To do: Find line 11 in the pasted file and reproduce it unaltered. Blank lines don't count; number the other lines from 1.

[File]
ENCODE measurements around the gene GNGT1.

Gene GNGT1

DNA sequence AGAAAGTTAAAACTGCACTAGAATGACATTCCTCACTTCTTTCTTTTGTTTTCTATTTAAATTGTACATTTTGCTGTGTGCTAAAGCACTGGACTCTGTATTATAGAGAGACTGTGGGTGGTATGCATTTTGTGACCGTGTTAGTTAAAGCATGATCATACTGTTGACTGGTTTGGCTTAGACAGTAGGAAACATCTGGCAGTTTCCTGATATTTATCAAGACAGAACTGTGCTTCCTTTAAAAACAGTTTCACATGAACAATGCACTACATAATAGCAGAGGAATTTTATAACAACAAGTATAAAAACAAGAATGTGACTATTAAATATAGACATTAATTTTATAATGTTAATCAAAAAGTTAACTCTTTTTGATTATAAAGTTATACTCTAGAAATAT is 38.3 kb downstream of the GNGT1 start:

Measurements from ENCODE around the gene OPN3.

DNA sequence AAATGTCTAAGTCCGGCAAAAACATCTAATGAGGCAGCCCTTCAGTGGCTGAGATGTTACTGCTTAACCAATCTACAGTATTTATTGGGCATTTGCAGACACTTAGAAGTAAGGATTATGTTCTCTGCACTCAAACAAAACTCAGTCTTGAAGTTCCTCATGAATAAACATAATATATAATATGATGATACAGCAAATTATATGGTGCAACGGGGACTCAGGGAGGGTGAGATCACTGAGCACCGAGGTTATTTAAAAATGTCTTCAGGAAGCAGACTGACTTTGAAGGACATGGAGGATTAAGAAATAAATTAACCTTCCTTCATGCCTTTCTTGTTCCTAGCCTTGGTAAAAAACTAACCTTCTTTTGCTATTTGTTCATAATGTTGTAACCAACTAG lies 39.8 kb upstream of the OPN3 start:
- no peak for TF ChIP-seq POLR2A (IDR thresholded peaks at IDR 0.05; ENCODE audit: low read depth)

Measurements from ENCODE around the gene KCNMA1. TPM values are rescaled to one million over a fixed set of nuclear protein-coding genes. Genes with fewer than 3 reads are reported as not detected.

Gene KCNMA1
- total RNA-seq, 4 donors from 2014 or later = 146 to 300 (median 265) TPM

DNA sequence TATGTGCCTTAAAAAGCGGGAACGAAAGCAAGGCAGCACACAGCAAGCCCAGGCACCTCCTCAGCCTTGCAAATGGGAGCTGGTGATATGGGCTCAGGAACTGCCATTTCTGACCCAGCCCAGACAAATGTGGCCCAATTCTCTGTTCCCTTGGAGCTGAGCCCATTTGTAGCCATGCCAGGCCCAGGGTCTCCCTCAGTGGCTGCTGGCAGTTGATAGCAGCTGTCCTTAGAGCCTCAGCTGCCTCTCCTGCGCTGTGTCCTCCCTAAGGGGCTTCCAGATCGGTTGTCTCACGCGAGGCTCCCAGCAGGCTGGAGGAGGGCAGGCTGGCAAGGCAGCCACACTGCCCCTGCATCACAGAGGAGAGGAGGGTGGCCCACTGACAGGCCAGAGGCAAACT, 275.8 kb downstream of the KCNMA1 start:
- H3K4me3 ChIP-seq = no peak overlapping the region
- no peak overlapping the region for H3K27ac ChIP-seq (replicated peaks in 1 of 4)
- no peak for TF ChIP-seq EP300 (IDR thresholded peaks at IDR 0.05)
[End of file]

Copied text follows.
- H3K4me3 ChIP-seq = no peak overlapping the region